And with that, he sits down.

Now it’s the defense’s turn: “Ever realize chickens are smarter than dogs? Much, much smarter than horses. And we call them ‘fowl’. How sad that the chicken by far is the most abused animal on the planet, raised in crates less than a square foot, the ends of their beaks snapped off after hatching, pumped up with antibiotics to keep them alive in conditions that would otherwise kill them, genetically altered so that they grow twice as fast, sent off to the slaughterhouse after only 6 weeks of living – typically in open crates where millions of them either freeze to death or get baked alive. The ones who do arrive undead are scalded to defeather them. Then they’re hung upside down and electrocuted just enough so that they don’t flap around when they’re getting their throats slit. It’s not good to be a chicken.

“Now, the cockfighters, they get real food. They get real room to move. They’re often loved as pets. They get at least two good years before they’re even asked to do combat. And if he’s a really good fighter, he gets to retire, to stud service, where he can live the life of... Denny Crane,” he points to Denny. Then he returns to the jury, “The simple truth is that if the chickens in this country hope to be afforded a modicum of dignity, he has to fight. Studies show they might actually enjoy it.

“Now, I suppose you could find my client guilty, because technically he broke the law, which screams out with hypocrisy. Or you could say, ‘Wait a second; Miguel Obisbo offers chickens a better life.’ Miguel Obisbo now trusts you to be... humane. Not just for his sake, but for the chickens’.”

So... Who do you think won?

Abstinence Only

Notice, by the way, that in the last example and the next, Kelley never talks down to us. The sentences and the arguments are intelligent and thoughtful and... long. The reason we follow them, the reason they’re not boring, as conventional TV wisdom would have us believe, is that each statement advances our heroes’ success or causes one step closer to their plight. So as long as he sticks to the merits of the case and as long as the points are convincing, he keeps our attention.

Moving on: 15-year-old Abby Holt has had unprotected sex and gotten the HIV virus. She is now suing her school, for having taught ‘abstinence only’ rather than teaching her to use condoms.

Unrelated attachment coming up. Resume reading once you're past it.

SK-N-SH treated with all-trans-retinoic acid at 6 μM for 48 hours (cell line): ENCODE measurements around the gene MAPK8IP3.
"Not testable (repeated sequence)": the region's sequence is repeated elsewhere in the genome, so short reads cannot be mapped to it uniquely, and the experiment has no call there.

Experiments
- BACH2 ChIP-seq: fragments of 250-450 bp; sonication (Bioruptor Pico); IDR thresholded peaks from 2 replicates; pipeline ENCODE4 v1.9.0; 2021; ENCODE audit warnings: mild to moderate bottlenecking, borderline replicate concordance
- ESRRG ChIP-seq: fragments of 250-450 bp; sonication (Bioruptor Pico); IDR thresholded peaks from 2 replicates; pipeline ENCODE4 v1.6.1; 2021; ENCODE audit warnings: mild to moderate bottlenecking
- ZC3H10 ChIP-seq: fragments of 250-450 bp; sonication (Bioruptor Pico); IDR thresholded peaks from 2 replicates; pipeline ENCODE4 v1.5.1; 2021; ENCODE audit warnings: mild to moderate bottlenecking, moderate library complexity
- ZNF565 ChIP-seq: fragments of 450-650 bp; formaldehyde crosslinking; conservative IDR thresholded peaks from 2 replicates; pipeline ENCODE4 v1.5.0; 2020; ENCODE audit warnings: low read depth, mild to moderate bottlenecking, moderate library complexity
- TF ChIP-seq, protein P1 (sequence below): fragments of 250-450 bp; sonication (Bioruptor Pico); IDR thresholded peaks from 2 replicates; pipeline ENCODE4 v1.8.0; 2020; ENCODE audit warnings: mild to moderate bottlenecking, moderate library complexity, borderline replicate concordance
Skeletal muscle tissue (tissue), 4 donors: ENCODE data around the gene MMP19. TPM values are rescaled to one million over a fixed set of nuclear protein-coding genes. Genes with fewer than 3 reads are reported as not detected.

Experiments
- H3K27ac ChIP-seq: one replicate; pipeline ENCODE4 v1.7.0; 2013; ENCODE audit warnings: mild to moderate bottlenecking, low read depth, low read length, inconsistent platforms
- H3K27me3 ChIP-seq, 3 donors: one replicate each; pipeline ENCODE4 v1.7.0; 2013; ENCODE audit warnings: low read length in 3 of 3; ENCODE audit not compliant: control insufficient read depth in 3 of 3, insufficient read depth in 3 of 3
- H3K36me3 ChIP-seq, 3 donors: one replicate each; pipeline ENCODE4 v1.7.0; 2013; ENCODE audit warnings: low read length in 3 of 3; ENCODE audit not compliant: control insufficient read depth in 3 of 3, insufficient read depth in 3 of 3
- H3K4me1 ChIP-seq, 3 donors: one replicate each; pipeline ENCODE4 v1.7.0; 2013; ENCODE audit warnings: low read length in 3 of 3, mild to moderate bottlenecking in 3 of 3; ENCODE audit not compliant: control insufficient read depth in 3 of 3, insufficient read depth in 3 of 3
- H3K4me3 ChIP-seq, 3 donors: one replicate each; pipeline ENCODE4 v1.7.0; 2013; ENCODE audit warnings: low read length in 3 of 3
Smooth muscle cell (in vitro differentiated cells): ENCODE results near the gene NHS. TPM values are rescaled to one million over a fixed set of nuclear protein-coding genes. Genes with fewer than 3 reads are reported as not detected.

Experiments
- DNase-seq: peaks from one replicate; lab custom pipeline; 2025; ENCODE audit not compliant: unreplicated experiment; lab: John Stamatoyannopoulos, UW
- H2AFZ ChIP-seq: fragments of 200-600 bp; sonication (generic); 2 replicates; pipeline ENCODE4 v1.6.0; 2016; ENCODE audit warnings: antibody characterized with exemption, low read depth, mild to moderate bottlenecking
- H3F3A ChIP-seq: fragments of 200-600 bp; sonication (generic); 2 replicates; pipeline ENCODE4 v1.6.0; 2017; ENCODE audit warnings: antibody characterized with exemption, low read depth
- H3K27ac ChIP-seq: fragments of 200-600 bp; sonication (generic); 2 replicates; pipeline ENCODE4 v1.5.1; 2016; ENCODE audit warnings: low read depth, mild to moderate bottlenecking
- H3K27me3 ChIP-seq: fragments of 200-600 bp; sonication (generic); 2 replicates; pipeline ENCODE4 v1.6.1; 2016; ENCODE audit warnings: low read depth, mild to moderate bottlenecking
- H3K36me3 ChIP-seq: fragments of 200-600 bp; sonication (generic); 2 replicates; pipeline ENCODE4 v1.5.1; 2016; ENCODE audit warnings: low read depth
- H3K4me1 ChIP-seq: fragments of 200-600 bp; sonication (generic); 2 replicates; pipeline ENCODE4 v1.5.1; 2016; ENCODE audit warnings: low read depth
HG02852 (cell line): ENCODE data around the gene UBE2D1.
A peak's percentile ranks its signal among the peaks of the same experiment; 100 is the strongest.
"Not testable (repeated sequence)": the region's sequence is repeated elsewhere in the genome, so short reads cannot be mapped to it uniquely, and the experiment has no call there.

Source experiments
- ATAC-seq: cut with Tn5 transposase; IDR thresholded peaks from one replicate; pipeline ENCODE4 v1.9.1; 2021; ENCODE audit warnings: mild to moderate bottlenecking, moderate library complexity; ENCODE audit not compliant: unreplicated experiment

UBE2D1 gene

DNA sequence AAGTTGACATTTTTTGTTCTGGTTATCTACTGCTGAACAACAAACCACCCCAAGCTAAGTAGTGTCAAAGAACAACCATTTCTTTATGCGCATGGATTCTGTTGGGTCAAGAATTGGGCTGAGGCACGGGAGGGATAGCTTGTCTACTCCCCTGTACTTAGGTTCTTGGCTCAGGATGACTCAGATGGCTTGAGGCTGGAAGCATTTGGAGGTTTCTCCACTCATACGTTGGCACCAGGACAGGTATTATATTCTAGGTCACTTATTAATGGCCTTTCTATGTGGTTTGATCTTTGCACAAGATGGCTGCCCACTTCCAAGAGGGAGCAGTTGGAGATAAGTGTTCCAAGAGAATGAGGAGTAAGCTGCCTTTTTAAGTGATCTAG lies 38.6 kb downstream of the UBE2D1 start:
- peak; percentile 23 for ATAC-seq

The school’s lawyer stands up to give his closing argument:

“Your honor, I think we all agree that fifteen is too young to be having sex. Is there anyone here who takes issue with that? Sometimes, when the right answer is ‘no’, you say ‘no’. You don’t start tinkering with morality to coincide with logistics. Kids need to hear ‘no’, not ‘here’s how, just in case’, but ‘no’.

“Abstinence was the right answer here. If she hadn’t had sex, she wouldn’t be HIV positive. And even if you are so determined to opt for pragmatism, abstinence is still the right answer. Since the implementation of this policy, the teen pregnancy rate has gone down 30%. More and more kids are choosing not to have sex, and that’s good. Whether they get sick or pregnant or not.

“And if parents disagree, by the way, they can choose to teach their kids about condoms and birth-control pills and diaphragms. But once the schools start doing so... Come on, you’re explicitly telling the kids it’s expected of them to be sexually active. And many start doing so because they feel all their friends are. Sure, you can pass out condoms. But it is simply more responsible, more moral, and, yes, more safe to practice abstinence. That’s what we should be telling them. And this school is.”

The school is not responsible for the girl getting HIV, is it?

Alan Shore gets up to give his closing:

“This case isn’t about teenage pregnancy. She didn’t get pregnant, she got HIV. I can see why you’d want to make it about teenage pregnancy, since... Well, actually, I can’t. The United States has the worst teenage pregnancy rate of any industrialized nation. And contrary to what Mr. Jovanka would like us to believe, there’s no evidence whatsoever that suggests using condoms or teaching students about condoms makes them any more inclined to have sex. None. They’re already inclined to have sex, since early puberty. They’re simply going to do it. We all do it. Birds do it, bees do it, educated fleas do it. One day, your honor, even you...” At which point the judge angrily uses his gavel.